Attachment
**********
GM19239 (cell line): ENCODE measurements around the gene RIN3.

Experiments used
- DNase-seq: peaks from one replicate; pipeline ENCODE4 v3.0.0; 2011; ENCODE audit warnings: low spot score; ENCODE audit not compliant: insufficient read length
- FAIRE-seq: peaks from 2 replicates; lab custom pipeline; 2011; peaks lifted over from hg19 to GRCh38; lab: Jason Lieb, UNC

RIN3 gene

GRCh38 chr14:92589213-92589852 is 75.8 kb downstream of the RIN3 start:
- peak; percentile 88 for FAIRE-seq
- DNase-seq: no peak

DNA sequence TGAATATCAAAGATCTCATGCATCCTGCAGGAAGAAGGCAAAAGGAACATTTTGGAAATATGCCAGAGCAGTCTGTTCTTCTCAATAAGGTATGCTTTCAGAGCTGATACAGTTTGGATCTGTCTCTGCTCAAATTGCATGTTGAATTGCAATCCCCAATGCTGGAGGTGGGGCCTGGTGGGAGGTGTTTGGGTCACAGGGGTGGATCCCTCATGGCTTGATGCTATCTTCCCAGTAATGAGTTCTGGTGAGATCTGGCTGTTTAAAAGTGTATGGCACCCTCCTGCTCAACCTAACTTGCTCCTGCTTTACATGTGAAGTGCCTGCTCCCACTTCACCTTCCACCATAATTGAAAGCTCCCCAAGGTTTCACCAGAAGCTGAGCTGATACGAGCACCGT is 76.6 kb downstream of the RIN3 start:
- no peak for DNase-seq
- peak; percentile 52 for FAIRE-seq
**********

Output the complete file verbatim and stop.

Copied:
GM19239 (cell line): ENCODE measurements around the gene RIN3.

Experiments used
- DNase-seq: peaks from one replicate; pipeline ENCODE4 v3.0.0; 2011; ENCODE audit warnings: low spot score; ENCODE audit not compliant: insufficient read length
- FAIRE-seq: peaks from 2 replicates; lab custom pipeline; 2011; peaks lifted over from hg19 to GRCh38; lab: Jason Lieb, UNC

RIN3 gene

GRCh38 chr14:92589213-92589852 is 75.8 kb downstream of the RIN3 start:
- peak; percentile 88 for FAIRE-seq
- DNase-seq: no peak

DNA sequence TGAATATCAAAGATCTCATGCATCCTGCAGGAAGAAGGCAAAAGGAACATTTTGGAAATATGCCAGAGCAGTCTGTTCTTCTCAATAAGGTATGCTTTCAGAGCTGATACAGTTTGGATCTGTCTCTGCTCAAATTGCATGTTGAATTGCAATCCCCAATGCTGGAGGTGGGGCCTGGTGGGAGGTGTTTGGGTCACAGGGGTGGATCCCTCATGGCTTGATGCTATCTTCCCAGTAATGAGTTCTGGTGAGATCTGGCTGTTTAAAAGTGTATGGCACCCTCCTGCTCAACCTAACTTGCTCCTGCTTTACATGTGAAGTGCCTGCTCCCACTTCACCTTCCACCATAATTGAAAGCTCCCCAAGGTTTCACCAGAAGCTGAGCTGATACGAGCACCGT is 76.6 kb downstream of the RIN3 start:
- no peak for DNase-seq
- peak; percentile 52 for FAIRE-seq